Hogan, who is 62, resembles a driver’s ed instructor: built like a fireplug, thick glasses, barking cadence. He became the instant Never Trump front-runner in November after he was overwhelmingly re-elected to a second term in the solidly blue state, in part on account of his vocal criticism of Trump. He then made an obliging visit to the Niskanen Center in December. He is term-limited, has little use for Trump and has ruled out nothing for 2020. The Washington Post columnist and Never Trump eminence George F. Will, noting the intense chemotherapy Hogan underwent while in office, surmised “he has endured something almost as unpleasant as Donald Trump.”
When I met him, Hogan had just finished his weekly news conference, in which he became animated about the battered state of the Baltimore-Washington Parkway. “It’s outrageous and unacceptable,” he told reporters. “I mean, you have potholes practically swallowing cars.” There was something refreshing, in 2019, about watching a chief executive hold forth on something as workaday as pavement after a weekend in which the actual chief executive of the federal government had railed on Twitter against everything from his portrayal on “Saturday Night Live” (a rerun) to John McCain’s “last in his class” rank at the Naval Academy (60-plus years ago) to the travesty of Jeanine Pirro’s suspension by Fox News.
Hogan seemed to be enjoying the role of hypothetical Republican alternative. To a question about the trip he made to Iowa at the beginning of March, he pointed out that he was the vice chairman of the National Governors Association, and Iowa happened to be where one of its regional workshops was held, so nothing to see there. “I thought it would just be great to spend 48 hours in subzero temperatures in Des Moines,” he deadpanned. “But that doesn’t mean I’m actually running for anything.” He took another question about whether he might run or not.
Hogan likes to remind people that he was the first Republican governor in 2016 to say he could not vote for Donald Trump, whom he opposed on general character and temperament grounds — just the opposite of the kind of panting allegiance to the president that you often hear from elected Republicans. Instead, Hogan wrote in his late father, Lawrence Hogan, a three-term Maryland representative in the 1970s. The elder Hogan, who died in 2017, was the only Republican member of the House Judiciary Committee to vote for all three articles of impeachment against President Nixon. Hogan’s father counseled him to do something else for a while before getting into politics, and he spent much of his adult life as a real estate developer. He had run unsuccessfully for Congress but never held any elected office until, at 57, he won an upset victory in 2014.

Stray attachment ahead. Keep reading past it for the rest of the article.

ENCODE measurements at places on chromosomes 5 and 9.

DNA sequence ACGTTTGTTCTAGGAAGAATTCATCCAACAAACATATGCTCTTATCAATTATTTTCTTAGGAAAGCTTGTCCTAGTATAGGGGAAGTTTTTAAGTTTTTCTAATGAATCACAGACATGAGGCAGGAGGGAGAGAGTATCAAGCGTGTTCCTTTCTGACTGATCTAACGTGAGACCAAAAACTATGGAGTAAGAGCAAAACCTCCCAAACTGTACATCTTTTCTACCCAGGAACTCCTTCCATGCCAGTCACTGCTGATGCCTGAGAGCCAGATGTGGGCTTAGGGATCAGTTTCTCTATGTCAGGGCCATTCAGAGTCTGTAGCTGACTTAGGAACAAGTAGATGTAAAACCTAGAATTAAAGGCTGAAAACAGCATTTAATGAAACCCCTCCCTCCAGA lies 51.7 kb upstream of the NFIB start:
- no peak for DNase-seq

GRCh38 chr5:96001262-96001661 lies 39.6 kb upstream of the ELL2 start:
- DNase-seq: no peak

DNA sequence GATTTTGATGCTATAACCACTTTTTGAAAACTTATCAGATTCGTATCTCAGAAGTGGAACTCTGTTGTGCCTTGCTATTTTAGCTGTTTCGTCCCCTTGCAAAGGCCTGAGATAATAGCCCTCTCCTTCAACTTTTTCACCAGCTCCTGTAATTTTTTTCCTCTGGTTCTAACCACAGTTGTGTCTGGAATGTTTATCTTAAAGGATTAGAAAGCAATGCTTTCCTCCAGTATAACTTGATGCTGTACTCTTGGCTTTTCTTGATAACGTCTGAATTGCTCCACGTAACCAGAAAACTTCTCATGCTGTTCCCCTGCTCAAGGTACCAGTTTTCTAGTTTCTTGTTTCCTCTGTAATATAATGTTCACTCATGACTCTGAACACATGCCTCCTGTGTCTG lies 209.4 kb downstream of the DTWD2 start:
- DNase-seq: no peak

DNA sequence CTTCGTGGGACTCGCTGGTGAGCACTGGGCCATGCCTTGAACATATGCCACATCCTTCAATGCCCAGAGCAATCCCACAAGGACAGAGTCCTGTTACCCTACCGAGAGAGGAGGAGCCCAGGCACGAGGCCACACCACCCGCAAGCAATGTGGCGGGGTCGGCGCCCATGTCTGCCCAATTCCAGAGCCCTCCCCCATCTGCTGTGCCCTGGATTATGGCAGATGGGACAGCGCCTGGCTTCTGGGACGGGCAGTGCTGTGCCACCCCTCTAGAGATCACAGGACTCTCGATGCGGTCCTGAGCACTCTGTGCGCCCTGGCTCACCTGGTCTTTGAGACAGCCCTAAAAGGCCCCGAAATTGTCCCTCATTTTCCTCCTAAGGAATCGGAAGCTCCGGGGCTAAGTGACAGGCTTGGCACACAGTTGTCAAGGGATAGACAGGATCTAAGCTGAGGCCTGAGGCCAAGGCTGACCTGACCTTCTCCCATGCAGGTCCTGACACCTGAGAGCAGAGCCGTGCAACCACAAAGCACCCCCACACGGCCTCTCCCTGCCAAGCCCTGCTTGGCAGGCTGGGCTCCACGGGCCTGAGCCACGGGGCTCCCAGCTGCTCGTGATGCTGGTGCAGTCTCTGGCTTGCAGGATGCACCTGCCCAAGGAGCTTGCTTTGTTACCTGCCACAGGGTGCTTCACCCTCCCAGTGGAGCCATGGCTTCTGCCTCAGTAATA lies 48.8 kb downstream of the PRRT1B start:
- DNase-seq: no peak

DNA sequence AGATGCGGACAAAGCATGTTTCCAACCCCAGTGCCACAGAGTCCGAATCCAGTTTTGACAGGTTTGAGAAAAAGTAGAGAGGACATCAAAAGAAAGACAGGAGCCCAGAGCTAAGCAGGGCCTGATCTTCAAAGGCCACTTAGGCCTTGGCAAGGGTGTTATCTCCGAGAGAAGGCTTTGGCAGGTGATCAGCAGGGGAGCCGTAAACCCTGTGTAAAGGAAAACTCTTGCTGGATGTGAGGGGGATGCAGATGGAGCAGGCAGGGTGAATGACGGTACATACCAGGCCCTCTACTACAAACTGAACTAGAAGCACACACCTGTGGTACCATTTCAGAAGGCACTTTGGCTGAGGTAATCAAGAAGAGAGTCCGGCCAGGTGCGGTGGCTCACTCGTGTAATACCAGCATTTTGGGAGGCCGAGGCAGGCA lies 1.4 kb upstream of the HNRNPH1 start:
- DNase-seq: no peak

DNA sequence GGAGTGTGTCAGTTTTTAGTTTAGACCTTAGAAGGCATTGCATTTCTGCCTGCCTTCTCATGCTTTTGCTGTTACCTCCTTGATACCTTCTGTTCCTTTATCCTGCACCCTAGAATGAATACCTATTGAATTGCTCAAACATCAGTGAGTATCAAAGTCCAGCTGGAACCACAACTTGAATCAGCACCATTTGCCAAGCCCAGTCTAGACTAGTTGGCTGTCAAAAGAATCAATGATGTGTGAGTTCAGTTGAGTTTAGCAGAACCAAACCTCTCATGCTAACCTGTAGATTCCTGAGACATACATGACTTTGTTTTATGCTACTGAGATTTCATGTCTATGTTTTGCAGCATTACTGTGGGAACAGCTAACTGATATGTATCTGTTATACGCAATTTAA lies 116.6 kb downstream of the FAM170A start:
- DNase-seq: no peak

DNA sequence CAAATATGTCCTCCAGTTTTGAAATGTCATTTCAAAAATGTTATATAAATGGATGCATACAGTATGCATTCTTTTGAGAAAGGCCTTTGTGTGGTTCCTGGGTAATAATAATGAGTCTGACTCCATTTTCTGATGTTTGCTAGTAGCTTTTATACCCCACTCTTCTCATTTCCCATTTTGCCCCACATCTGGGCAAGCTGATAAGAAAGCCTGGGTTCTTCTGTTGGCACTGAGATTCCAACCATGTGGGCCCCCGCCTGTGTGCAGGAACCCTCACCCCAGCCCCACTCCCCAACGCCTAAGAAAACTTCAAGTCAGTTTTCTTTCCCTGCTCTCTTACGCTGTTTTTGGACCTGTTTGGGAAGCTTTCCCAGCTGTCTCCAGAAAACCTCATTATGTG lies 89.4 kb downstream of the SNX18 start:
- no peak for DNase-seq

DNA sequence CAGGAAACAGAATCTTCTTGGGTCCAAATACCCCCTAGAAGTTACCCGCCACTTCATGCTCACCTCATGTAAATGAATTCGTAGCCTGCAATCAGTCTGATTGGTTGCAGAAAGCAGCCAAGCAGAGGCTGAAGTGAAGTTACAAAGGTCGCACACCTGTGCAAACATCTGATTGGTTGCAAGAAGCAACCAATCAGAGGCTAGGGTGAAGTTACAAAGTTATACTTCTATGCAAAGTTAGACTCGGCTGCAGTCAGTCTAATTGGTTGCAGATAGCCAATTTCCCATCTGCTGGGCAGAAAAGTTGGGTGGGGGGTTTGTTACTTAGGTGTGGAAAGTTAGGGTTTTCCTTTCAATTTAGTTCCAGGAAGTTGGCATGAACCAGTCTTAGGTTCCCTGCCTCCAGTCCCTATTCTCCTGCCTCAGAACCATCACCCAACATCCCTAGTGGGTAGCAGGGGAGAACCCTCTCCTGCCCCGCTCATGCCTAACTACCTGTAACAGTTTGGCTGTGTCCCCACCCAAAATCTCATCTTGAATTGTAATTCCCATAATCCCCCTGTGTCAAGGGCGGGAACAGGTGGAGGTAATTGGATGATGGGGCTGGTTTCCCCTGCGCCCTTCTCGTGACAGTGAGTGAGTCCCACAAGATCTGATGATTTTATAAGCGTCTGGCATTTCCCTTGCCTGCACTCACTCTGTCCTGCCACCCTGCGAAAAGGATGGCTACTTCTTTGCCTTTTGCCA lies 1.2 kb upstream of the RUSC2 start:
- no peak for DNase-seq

“I’m boring,” Hogan said in his office, excitedly. He pointed to something that the Johns Hopkins political scientist Yascha Mounk told The Times last year: “For the last two years it’s been impossible to go to a bar on a Monday night and not have to talk about politics. Most Americans are sick of that. I think you can win in 2020 by promising that if you become president, people can go back to talking about football.” Americans, Hogan told me, wanted a president who would “just fix stuff.”
“Just Fix Stuff” is about as close as Hogan comes to putting forth a governing philosophy. He talks about his ability to “reach across the aisle” and be “less divisive” and restore a more inclusive tradition in the party. (That may be a relative proposition: Amid a heated legislative fight with the Maryland General Assembly last month, Hogan accused Democrats of being “pro-criminal.”) “I think the party has been sort of hijacked by this guy that really is not a traditional Republican,” he said of Trump.
As we spoke, it was hard to ascertain what Hogan’s animating reason for doing something like this would be, whether he has any particular passion for ideas or theory of the future — or whether he is entertaining the notion simply because he has a high approval rating (69 percent, per a Goucher Poll in February). He told me he’s not willing to launch a “suicide mission” against Trump if he has no chance. And he is not really thinking about a campaign, except when people ask him about it (which they do all the time, he mentions — all the time). Anyway, a lot can change. Filing deadlines are a ways off, he pointed out.
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